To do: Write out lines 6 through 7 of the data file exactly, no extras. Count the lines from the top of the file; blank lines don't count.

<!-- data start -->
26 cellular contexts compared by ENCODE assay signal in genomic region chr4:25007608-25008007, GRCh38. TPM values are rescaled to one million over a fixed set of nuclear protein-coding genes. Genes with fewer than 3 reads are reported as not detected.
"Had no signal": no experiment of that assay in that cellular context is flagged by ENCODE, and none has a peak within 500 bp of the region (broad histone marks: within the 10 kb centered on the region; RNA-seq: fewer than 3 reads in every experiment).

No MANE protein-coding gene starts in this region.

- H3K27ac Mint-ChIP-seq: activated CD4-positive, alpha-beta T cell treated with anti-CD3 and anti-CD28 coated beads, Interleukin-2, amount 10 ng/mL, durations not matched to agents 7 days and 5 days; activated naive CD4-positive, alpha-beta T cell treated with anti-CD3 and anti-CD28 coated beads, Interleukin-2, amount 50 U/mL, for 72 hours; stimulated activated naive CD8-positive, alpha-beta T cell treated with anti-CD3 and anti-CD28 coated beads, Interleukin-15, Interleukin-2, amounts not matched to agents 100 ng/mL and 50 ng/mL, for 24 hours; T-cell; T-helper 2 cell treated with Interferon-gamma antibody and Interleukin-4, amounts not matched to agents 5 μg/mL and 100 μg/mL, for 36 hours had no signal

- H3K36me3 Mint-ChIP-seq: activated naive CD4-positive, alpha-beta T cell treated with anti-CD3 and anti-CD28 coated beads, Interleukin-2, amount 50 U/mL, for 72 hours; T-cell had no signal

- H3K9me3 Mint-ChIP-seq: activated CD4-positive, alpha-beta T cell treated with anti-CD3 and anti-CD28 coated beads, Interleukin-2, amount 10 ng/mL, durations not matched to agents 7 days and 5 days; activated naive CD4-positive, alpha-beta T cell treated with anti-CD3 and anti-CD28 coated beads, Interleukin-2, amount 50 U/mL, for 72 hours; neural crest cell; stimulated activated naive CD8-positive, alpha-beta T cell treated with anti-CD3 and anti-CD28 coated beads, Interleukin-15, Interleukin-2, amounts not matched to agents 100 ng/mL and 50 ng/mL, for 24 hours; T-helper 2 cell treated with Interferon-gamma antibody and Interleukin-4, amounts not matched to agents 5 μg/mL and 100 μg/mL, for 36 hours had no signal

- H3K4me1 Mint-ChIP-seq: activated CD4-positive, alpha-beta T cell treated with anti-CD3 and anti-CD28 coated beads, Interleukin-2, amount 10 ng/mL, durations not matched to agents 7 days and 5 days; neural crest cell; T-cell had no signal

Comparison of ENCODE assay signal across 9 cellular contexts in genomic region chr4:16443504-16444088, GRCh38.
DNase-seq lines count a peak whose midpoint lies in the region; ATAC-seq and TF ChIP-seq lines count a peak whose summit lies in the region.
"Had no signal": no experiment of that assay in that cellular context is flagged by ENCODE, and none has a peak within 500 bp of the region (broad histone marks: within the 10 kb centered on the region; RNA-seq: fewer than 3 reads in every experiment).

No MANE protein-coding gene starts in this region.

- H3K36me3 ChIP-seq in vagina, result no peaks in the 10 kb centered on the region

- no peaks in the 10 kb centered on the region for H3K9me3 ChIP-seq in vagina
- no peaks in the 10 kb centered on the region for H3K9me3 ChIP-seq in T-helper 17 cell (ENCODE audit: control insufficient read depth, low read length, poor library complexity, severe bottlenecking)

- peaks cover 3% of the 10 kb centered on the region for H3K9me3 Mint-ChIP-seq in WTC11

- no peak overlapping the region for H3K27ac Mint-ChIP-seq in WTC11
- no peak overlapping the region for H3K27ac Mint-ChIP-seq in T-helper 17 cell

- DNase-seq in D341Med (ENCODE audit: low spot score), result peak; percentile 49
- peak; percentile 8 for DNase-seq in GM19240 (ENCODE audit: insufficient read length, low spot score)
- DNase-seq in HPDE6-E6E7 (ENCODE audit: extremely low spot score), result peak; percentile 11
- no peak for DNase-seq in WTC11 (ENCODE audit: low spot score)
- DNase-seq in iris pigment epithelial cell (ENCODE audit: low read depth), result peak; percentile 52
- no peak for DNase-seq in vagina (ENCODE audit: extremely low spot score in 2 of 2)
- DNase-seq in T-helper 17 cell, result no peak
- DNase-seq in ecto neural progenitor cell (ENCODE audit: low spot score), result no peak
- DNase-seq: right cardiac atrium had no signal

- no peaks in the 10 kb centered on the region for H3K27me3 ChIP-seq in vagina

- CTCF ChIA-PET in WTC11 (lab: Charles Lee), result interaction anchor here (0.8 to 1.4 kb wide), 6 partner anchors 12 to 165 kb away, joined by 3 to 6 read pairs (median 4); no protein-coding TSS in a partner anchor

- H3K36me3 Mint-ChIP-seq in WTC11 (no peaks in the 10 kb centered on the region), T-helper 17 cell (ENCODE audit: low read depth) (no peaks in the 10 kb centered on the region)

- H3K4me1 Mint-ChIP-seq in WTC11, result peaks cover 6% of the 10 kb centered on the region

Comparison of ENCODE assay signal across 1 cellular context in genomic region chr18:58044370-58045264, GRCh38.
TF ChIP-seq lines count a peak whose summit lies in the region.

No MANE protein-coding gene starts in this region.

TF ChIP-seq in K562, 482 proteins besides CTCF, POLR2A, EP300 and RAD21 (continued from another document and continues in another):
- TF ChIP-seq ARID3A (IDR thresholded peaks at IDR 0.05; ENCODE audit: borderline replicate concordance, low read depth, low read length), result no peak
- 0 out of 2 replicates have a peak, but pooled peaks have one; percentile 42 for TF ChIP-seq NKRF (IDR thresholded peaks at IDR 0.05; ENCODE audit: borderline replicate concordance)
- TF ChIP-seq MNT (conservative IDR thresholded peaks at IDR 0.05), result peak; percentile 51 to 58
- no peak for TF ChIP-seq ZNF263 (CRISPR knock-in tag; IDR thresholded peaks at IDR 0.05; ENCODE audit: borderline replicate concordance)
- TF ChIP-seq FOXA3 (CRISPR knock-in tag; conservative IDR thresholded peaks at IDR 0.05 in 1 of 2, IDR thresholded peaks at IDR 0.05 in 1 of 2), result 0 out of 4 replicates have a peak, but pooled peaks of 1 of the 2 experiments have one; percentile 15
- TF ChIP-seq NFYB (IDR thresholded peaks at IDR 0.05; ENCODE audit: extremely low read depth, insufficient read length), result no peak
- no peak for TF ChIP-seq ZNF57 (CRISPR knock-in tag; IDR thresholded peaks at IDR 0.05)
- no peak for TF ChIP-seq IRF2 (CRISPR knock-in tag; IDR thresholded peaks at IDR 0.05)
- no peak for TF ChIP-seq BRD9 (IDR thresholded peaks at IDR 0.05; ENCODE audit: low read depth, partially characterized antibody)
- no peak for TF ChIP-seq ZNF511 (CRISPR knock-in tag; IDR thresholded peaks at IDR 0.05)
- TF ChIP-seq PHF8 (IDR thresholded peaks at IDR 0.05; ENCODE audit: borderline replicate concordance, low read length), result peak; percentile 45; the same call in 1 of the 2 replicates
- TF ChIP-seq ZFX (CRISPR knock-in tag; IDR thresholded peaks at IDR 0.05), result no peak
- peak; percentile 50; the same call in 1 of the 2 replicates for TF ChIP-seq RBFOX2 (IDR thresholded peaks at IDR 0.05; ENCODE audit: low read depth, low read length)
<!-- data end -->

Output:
- H3K9me3 Mint-ChIP-seq: activated CD4-positive, alpha-beta T cell treated with anti-CD3 and anti-CD28 coated beads, Interleukin-2, amount 10 ng/mL, durations not matched to agents 7 days and 5 days; activated naive CD4-positive, alpha-beta T cell treated with anti-CD3 and anti-CD28 coated beads, Interleukin-2, amount 50 U/mL, for 72 hours; neural crest cell; stimulated activated naive CD8-positive, alpha-beta T cell treated with anti-CD3 and anti-CD28 coated beads, Interleukin-15, Interleukin-2, amounts not matched to agents 100 ng/mL and 50 ng/mL, for 24 hours; T-helper 2 cell treated with Interferon-gamma antibody and Interleukin-4, amounts not matched to agents 5 μg/mL and 100 μg/mL, for 36 hours had no signal

- H3K4me1 Mint-ChIP-seq: activated CD4-positive, alpha-beta T cell treated with anti-CD3 and anti-CD28 coated beads, Interleukin-2, amount 10 ng/mL, durations not matched to agents 7 days and 5 days; neural crest cell; T-cell had no signal